Million Dollar Point Vanuatu. Millions of dollars of US military surplus - tractors, trucks, boats - were sunk in the waters off Million Dollar Point, under the terms of an agreement between the US Government and private US companies, which forbade the resale of items provided at a steep discount to the WW2 military effort.

Climate Victimhood Comes to “Corruption House Number One”?

Essay by Eric Worrall

I have fond memories of visiting Vanuatu in 2019. My tour guides in Luganville gave me a free lift back into town, refused my offer of lunch or a beer, and pointed out the best steak house in town. People dressed in rags waved and smiled, and didn’t bother me. There were no aggressive panhandlers. But even paradise has its problems.

‘Teaching our children from books, not the sea’: how climate change is eroding human rights in Vanuatu

Published: November 8, 2022 10.59am AEDT

Karen E McNamara Associate Professor, The University of Queensland
Rachel Clissold Researcher, The University of Queensland
Ross Westoby Research Fellow, Griffith University

There’s a lot at stake over the next fortnight as nations gather at the COP27 climate conference in Egypt. But the stakes are perhaps highest for the Pacific islands and their people.

A report by the Intergovernmental Panel on Climate Change last year said global warming above 1.5℃ would be “catastrophic” for Pacific island nations. Sea-level rise could lead to the loss of entire Pacific countries this century.

Such damage is a fundamental threat to the human rights of Pacific populations who, as one research paper reminds us, are not merely “victims” of climate change, but “real people with dignity and dreams for the future”.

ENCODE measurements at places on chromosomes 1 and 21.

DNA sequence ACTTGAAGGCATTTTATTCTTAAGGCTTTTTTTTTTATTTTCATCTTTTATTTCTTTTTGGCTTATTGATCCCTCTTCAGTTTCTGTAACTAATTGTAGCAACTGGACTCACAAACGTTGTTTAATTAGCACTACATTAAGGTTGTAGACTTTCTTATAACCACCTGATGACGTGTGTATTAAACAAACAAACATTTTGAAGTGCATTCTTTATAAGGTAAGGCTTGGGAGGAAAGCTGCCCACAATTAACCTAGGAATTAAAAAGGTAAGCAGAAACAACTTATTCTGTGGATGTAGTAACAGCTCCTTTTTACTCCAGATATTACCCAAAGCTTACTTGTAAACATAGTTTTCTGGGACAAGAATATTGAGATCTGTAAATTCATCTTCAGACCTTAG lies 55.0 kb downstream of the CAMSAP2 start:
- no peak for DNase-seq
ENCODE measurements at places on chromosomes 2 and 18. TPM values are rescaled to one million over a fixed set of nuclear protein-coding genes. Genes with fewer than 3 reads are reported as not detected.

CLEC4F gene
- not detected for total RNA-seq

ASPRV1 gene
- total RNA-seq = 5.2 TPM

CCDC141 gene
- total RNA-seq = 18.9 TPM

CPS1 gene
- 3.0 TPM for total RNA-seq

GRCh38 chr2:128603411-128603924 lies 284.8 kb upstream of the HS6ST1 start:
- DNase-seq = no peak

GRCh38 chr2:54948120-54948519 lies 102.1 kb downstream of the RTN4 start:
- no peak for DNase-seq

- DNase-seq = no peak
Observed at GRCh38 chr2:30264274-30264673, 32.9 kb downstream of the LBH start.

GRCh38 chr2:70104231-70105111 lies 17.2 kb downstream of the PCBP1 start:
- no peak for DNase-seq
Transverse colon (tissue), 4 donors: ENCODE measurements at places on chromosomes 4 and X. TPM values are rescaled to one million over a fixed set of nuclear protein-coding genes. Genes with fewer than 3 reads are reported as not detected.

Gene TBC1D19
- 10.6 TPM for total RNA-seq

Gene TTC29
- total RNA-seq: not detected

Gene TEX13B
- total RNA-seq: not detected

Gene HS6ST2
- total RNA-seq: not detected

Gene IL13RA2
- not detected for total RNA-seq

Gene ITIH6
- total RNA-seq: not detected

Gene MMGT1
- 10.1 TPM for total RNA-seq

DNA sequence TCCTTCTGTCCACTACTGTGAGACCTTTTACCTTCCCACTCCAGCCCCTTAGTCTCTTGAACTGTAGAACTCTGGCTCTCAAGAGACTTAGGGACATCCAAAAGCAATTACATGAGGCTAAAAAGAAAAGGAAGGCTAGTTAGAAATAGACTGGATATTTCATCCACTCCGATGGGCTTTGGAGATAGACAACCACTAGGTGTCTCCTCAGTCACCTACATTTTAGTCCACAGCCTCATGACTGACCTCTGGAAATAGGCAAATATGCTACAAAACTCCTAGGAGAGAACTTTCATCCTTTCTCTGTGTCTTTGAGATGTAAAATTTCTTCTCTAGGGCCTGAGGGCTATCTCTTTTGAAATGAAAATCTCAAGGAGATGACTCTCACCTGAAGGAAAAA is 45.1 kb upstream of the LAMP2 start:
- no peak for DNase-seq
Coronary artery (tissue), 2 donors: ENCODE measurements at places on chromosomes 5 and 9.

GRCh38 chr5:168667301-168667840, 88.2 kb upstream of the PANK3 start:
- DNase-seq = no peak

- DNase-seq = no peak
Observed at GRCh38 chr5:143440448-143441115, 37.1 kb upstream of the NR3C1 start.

We have been conducting research for the Vanuatu government into how climate change is affecting the human rights of the nation’s highly exposed population. We’ve heard stories of loss and resilience from those whose lives and traditions are being ripped apart by this global catastrophe.

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Spot the problem? Every Vanuatu person I spoke to hate their politicians, they practically spat when they talked about them.

People from Luganville to Port Villa called their parliament “Corruption House Number One”. “Corruption House Number Two” was their name for the huge but mostly empty Chinese loan funded Vanuatu National Convention Centre, the construction and maintenance costs for which had all but bankrupted the country – so much so that Vanuatu had been forced to cede some of their top tourist attractions to Chinese creditors, who put gates and ticket sellers on paths which had formerly been free.

I’m not saying Vanuatuans aren’t interested in money. Vanuatuans are no socialists – they believe in making an honest dollar. But the kind hearted people I met mingled their joy in life with their business activities. The people I met would rather the path be free, but provide drinks along the way.